How absurd all these accusations were, Pilate soon learned; he probably was not a little suspicious of the sudden zeal for their Roman tyrants shown by these rebellious Jews. However, he lacked the courage of his convictions; he declared Jesus to be innocent, but fearing to offend the rulers and the crowds whom they had won to their will, he hesitated to release Jesus. That was a fatal step; the only thing to do is to act with decision and promptness as soon as one sees what is right. It is surely true in matters of conscience that |he who hesitates is lost.|
Then Pilate did what all weak men are apt to do: he attempted to avoid making a decision; he tried to shift the responsibility; he learned that Jesus was from Galilee, and so Pilate sent Jesus to be judged by King Herod, within whose realm Galilee lay. Herod was then in Jerusalem, and he was eager to see Jesus, of whom he had heard so much, and he hoped that his curiosity might be gratified by seeing Jesus perform some miracle. However, when appearing before Herod, Jesus refused even to answer him by a single word. Jesus has a message for every penitent, and a miracle for every believer; but for the murderer of John and for the shallow, sinful profligate there is only silence and contempt.
To wreak upon Jesus a petty revenge, Herod mocked Jesus by clothing him with royal apparel, and sent him back thus arrayed to Pilate. It was a cruel jest, but it was an acquittal of Jesus as guilty of no political offense. Thus Pilate was forced to act as judge; others cannot decide for us questions of conscience. When compelled to act, Pilate attempted a second maneuver familiar to all weak souls; he proposed to compromise. He would do what was wrong but he would avoid the crime of murder. He offered to scourge Jesus, whom he declared to be absolutely innocent, or to release him as a notable criminal, as one such was usually released at this feast. On the one hand, he would be subjecting Jesus to the most agonizing bodily torture; on the other, he would brand Jesus as a malefactor who had deserved death. Compromise in a case of conscience is always a sign of weakness, and the enemy is sure to press his advantage. As the rulers saw Pilate yielding thus far, they asked for the release of a notorious murderer by the name of Barabbas; and as they saw Jesus coming forth from the scourging, torn and bleeding, they cried out for his life, |Crucify him, crucify him.| As Pilate hesitated, the rulers used their most deadly weapon; they suggested that they would report Pilate to the emperor as shielding a political revolutionist; they would imperil the position and life of the governor. This attack Pilate could not withstand; when some personal loss was involved conscience was no longer to be considered. He decided to do what he knew to be wrong; he |gave sentence that what they asked for should be done;| and so doing he placed himself near the head of that long list of moral cowards who share his eternal infamy for fearing to do the right.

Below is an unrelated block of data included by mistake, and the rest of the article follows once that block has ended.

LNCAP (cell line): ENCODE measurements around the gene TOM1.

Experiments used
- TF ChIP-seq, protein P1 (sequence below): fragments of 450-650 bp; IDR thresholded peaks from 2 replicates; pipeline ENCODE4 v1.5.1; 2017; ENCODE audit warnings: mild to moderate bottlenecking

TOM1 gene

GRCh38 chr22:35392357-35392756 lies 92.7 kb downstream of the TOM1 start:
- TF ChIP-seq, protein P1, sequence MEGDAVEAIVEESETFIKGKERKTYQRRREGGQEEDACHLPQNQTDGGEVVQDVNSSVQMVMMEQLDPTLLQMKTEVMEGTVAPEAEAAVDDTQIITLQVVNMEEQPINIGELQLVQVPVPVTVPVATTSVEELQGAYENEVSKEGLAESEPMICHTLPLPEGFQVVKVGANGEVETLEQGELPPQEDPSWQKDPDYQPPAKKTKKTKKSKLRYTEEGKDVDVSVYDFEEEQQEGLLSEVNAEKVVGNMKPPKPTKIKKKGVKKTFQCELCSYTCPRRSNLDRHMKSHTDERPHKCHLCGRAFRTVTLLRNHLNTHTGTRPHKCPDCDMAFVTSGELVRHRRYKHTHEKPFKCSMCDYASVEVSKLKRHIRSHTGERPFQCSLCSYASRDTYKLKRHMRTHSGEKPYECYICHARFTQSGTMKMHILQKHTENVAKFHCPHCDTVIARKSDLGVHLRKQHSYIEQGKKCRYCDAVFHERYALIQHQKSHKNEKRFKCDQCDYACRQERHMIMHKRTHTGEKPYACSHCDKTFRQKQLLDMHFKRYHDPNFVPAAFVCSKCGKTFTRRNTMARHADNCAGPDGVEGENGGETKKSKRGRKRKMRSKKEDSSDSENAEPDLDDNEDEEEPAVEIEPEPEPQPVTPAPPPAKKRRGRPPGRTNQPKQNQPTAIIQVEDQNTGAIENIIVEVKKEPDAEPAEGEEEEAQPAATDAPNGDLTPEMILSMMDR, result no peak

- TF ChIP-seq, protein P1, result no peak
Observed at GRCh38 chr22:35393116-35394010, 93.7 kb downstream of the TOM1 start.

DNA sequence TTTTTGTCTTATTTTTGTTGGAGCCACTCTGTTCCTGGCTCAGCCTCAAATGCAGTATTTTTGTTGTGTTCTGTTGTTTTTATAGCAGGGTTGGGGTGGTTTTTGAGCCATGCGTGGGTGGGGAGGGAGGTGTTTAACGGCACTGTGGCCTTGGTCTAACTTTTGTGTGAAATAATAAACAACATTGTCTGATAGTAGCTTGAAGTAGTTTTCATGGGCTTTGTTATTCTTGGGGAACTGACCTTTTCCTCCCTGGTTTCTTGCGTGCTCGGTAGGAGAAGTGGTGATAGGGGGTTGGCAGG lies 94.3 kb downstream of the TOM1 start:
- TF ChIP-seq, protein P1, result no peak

The degradation of the Jewish rulers was even greater. With all their knowledge of the moral law, they who professed to be special representatives of God put to death his Son, and chose a murderer instead of the Saviour. To the tragedy of such a choice Luke refers with horror in the only personal comment he makes upon the scene. V.25. Are not thousands, however, making that same choice to-day? There can be no neutral ground; indecision is impossible: one must choose either Barabbas or Christ.